NAIROBI, Kenya, Jan 28 – Only 27 percent of the fish available for economic exploitation in Lake Turkana are being harvested, new research suggests.
A study conducted by the Kenya Marine and Fisheries Research Institute (KEMFRI) has revealed that out of the potential 2.3 million metric tonnes of fish available in Lake Turkana, only 88,000 tonnes is harvested annually.
This is despite the fact that the lake is the largest water body in the country at 7,560 km² but unfortunately the least studied lake in the region.
Senior Research Scientist Dr Oweke Ojwang blamed the under exploitation of the lake to poor fish harvesting habits, tools and lack of knowledge.
“Post landing losses for the fishermen could go up to 90 percent, which means losing nearly all they harvested in the lake, and this explains why you will see so much wasted fish by the side of the lake,” Dr Ojwang said.
The study further indicates that fresh catch fetches almost 80 percent better market prices than dried fish.
“A large scale trader’s mean income per trip is Sh51,436 which translates to nearly half a million annually,” Dr Ojwang added.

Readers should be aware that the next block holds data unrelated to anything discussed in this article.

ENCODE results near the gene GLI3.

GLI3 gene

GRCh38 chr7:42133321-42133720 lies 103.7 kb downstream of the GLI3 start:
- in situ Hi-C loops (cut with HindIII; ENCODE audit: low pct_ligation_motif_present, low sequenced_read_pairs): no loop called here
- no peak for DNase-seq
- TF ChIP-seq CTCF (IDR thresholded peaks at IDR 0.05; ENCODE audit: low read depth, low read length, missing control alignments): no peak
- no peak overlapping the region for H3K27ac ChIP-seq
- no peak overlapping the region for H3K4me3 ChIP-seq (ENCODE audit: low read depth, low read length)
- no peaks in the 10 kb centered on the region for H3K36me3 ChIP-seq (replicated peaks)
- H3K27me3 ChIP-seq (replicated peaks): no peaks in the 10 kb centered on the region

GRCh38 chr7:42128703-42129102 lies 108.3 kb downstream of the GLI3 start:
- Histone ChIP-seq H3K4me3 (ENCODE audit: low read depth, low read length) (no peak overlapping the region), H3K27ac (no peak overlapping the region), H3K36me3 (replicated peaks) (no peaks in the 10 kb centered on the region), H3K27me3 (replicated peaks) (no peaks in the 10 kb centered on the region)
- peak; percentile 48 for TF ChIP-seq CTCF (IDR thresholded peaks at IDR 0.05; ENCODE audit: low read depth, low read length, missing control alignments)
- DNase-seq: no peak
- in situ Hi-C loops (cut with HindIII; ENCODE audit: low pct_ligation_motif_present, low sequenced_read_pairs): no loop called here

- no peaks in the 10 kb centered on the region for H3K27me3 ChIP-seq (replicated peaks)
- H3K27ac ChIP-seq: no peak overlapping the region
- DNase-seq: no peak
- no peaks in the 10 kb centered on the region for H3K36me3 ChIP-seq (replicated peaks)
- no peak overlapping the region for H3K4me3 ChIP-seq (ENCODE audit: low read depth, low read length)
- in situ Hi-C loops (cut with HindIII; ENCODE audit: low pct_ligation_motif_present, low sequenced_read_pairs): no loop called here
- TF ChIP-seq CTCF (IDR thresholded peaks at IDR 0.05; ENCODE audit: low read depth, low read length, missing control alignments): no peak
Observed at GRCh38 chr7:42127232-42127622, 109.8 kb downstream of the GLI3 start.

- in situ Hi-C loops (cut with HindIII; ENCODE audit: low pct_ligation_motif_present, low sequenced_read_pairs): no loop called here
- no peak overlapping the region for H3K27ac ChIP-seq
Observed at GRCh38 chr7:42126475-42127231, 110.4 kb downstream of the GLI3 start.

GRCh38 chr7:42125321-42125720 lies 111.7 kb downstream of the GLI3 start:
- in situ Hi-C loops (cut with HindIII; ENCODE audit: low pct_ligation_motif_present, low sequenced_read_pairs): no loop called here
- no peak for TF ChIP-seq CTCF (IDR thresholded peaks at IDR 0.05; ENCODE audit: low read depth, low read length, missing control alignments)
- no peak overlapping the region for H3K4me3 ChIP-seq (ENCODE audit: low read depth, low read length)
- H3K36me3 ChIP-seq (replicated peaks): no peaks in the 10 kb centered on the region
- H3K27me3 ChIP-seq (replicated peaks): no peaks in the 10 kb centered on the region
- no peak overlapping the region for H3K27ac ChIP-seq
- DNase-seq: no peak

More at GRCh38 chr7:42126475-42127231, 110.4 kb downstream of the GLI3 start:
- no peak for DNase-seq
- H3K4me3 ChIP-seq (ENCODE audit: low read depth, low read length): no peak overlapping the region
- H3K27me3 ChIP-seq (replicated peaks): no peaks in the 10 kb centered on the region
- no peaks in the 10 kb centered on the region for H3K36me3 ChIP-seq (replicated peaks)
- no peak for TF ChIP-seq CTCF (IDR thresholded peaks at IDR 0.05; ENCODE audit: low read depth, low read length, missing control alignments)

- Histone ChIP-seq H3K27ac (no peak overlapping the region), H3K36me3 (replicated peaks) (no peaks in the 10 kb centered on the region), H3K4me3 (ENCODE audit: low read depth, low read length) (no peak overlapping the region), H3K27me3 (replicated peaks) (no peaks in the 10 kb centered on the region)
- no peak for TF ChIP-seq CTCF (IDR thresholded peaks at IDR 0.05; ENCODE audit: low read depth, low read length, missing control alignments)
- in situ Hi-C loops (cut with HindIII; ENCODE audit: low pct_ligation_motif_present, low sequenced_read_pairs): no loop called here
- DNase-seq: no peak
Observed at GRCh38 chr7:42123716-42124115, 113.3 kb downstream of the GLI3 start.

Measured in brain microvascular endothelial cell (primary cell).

He said it’s with such potential in mind that KEMFRI has come up with a cheap and adaptable solar drier that could assist fishermen make maximum use of their catch from the lake.
“The solar system costs about Sh20,000 and could assist in reducing the fish mortality rate from 15 percent to less than one percent,” the scientist explained.
However, Dr Ojwang noted that other challenges like high parasite infestation rates for fish from the lake, poor infrastructure and the damming of water from River Omo (in Ethiopia) that feeds the lake, further accelerates the problem.
Speaking after receiving the report, Fisheries Minister Paul Otuoma asked all interested parties to come up with a master plan to better exploit the potential of Lake Turkana.
The Minister, who had invited his counterparts from the region, recommended that the plan be developed quickly as it could assist in tackling the issue of food insecurity currently facing the country.
“A plan will be important so that when we are looking for partners, then we are looking at programs which can be funded to achieve our objective of fully exploiting this lake,” said Mr Otuoma.
He revealed that already there are some programs in place which could be incorporated in the master plan, to be effectively used by the government.
The research institute was presenting a report to ministers from the region to rally them behind a Sh2 million workshop to educate individuals in the area on the same.